The Leinster Council’s decision to choose Nowlan Park as the venue for Dublin’s opening defence of their provincial title may have come from left-field, but the Kilkenny ground will not be virgin territory for all of Jim Gavin’s footballers.
Johnny Cooper and Diarmuid Connolly are two among the All-Ireland champions’ squad who have played hurling there – both were members of a Dublin minor panel that faced the Cats 10 years ago – and they will return in three weeks.
“When I was there, there wasn’t much of a crowd, but the surface itself was lovely,” said Cooper. “It’s a couple of years ago but I’m sure it’s still the same. From watching games and being at games it looks like a good place and a good atmosphere.”
Cooper was a 16-year old standing on a sunny terrace in Longford’s Pearse Park 10 years ago when the Dubs last played a provincial tie outside of Croke Park. And he sees the buzz over this latest field trip as one for the fans to excite about rather than the players.
For the squad, it is just business as usual. The winners of tomorrow’s Laois-Wicklow preliminary round tie will face them in Kilkenny, but the location is about the only thing to raise a murmur of interest, given the disparity in standards between the Dubs and everyone else in the province.
Cooper inadvertently highlighted the chasm when asked from where the biggest challenge will emanate in Leinster and he could reply with nothing more specific than “the Meaths and Kildares, etc”.
No county is making strides up the inside rail. That reality has generated considerable debate about the financial and demographic advantages enjoyed by the capital side, but there is a danger those issues – though valid and in need of action – could overshadow the abilities of such an incredible side.
The extent of their abilities was apparent again during another successful league campaign in which the losses of Rory O’Carroll and Jack McCaffrey from their defence were overcome by a combination of new faces and older ones like Cooper tweaking their to-do lists.
Dublin are blessed with an abundance of playing talent while Gavin has fished 10 trophies out of Gaelic football’s waters in less than four years as county manager. Cooper, for one, thinks that maybe due credit isn’t being apportioned his coach’s way.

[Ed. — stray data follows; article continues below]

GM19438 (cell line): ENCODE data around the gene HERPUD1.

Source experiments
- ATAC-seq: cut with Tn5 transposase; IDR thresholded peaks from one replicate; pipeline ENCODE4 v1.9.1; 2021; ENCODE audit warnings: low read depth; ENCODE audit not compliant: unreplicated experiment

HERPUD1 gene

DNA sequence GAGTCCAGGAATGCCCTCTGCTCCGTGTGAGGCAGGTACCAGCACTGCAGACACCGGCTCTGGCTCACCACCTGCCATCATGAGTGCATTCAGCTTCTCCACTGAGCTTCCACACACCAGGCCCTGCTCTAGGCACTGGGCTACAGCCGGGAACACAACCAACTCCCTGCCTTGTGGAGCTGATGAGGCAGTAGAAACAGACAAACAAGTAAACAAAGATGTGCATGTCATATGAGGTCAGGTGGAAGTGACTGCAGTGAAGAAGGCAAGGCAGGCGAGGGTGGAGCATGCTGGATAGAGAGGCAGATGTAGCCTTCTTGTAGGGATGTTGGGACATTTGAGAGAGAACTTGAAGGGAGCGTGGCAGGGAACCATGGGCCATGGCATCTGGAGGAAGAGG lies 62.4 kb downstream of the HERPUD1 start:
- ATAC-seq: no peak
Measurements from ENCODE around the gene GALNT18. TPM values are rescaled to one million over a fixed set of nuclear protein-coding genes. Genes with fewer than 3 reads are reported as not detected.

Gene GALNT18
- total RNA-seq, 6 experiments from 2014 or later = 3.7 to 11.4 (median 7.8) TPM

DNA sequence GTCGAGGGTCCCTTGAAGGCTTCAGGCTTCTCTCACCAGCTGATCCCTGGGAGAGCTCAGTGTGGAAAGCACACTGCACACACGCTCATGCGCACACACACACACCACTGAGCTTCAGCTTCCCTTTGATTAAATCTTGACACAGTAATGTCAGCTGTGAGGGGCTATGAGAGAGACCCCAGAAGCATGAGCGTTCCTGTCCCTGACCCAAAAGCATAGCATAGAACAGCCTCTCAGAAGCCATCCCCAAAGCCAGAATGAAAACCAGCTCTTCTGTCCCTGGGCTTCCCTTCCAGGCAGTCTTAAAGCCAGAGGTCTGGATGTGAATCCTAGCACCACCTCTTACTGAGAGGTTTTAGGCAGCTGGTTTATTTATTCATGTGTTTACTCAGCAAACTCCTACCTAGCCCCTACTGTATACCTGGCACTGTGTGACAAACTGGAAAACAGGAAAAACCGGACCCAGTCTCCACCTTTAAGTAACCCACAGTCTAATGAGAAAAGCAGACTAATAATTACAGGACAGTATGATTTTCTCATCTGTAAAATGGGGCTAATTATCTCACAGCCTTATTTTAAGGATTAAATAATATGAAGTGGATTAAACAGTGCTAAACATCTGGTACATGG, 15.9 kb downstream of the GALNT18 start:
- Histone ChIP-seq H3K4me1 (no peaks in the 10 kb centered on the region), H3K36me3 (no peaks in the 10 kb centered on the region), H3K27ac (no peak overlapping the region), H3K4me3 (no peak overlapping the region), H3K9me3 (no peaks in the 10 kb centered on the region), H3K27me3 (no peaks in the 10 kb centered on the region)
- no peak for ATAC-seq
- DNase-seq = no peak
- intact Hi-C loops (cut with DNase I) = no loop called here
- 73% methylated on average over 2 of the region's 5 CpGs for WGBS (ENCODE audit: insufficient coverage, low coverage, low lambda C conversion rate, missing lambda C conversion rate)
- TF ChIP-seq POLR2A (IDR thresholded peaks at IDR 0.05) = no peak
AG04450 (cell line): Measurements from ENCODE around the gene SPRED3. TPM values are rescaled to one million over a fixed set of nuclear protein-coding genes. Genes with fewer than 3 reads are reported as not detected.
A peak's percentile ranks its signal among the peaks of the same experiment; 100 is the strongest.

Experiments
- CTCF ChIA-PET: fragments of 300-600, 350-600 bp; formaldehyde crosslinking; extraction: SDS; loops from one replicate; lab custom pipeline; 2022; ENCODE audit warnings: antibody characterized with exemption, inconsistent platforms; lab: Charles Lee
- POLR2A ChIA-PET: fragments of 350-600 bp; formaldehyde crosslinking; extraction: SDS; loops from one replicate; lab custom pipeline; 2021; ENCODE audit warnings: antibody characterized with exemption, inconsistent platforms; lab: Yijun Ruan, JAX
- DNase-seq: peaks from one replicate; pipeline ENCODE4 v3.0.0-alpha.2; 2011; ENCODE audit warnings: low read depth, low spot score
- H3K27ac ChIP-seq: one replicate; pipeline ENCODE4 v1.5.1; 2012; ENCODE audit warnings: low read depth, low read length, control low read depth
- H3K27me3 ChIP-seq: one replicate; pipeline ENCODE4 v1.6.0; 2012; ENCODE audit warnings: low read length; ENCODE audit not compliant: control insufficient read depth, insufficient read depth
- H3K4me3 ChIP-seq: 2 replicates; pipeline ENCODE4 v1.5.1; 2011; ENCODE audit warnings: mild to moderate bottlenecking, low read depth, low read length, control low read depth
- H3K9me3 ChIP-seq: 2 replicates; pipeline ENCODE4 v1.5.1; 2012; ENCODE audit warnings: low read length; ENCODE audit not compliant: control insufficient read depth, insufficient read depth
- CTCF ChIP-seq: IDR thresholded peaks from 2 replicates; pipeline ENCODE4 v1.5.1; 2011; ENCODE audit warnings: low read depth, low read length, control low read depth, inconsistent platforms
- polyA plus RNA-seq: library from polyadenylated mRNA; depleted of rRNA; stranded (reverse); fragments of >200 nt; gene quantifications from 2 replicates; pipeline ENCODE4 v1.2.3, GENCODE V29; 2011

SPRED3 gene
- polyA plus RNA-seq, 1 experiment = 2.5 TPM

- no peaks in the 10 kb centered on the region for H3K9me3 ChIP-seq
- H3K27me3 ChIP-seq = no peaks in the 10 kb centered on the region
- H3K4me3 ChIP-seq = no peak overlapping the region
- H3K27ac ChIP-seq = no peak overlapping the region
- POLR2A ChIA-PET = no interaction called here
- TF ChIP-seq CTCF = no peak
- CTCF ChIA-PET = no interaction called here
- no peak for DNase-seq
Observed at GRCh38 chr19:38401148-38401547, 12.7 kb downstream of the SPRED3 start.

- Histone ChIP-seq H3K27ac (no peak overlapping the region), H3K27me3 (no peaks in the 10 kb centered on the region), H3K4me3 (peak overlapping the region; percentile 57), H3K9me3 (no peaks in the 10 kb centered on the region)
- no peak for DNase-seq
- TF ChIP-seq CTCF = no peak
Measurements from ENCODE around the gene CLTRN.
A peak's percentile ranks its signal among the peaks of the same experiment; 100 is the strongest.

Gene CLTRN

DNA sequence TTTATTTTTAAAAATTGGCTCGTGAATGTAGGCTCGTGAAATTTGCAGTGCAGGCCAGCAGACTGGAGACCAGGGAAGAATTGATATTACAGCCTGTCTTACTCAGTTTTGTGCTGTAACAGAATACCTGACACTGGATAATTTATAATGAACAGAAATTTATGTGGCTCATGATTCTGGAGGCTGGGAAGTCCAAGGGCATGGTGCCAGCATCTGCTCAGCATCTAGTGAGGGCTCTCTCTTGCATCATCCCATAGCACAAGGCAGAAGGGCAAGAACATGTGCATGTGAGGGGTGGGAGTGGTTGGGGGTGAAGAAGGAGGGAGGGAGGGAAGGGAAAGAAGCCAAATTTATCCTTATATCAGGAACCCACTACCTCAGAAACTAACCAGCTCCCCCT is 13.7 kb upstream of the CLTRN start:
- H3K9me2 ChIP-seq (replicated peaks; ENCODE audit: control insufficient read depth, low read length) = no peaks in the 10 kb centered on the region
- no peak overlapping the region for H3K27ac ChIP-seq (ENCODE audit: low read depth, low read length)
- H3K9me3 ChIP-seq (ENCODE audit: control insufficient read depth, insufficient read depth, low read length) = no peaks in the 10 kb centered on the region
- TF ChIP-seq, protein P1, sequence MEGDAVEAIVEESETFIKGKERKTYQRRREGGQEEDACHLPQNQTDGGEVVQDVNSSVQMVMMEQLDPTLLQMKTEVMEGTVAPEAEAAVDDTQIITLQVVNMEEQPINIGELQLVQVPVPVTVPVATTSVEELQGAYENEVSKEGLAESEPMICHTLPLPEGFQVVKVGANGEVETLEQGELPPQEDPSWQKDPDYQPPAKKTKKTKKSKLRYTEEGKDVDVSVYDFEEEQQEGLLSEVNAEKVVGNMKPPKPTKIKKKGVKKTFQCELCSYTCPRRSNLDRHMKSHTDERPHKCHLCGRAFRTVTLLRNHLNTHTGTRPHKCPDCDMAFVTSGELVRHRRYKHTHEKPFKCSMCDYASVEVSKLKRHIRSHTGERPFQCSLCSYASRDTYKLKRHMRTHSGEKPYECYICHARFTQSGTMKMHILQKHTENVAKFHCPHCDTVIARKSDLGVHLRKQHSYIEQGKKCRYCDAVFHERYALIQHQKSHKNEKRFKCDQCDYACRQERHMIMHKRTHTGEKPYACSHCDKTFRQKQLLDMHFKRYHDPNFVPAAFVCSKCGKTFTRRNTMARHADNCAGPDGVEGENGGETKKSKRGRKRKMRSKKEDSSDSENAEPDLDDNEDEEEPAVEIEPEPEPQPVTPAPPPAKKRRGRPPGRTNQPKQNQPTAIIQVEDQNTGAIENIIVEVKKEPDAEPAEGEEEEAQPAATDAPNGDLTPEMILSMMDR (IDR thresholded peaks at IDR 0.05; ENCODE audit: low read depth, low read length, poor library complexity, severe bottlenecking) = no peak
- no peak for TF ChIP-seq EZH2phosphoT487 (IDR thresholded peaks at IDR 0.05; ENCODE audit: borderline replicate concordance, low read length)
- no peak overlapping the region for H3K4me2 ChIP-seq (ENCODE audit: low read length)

“Jim has certainly brought a lot to the table – Jim and his coaching staff behind him and the players involved. Everyone has contributed in some small way to the actual success and you could probably say Jim is setting out that environment for everyone to follow into. Maybe he’s not getting the credit.
“I don’t know, I don’t think he wants the credit either. People do look at finances and everything else quite quickly before maybe pointing to … we put in the same time and the same effort as other teams, I’m presuming, so that maybe should be looked at first, as opposed to jumping to conclusions.”
The list of examples which could serve to demonstrate Dublin’s dominance of football in recent years is long and eclectic. Added to them yesterday was Cooper’s traipse back to the 2013 season and a game against Kildare for an individual error of his which led to the concession of a goal. It was nothing more than a slip and yet it still pecks away at him.
“Well, the situation itself was I just slipped but, pulling it all together, watching back at the time, I wouldn’t have been as good in terms of body position or as alert and as upright (as required),” he explained at the launch of the county’s new jersey.
“In other games, if I’m nice and sharp and always getting prodded, I feel like I’m always on the edge a little bit so I’m able to perform to my ability. Whereas, if I wasn’t in that position, if I was further up the field and I missed a tackle or slipped, there would obviously have been someone behind me.”
The expected standards and expectations are obvious, the portents for everyone else dispiriting.
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